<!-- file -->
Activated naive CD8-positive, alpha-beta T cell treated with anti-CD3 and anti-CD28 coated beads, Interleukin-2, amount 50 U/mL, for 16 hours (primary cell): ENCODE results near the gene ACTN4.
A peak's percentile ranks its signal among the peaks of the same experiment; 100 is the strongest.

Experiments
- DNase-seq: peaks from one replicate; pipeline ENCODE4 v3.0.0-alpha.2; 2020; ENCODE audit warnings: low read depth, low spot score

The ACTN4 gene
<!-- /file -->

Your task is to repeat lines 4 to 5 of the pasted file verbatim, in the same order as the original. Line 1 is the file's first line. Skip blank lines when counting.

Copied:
- DNase-seq: peaks from one replicate; pipeline ENCODE4 v3.0.0-alpha.2; 2020; ENCODE audit warnings: low read depth, low spot score

The ACTN4 gene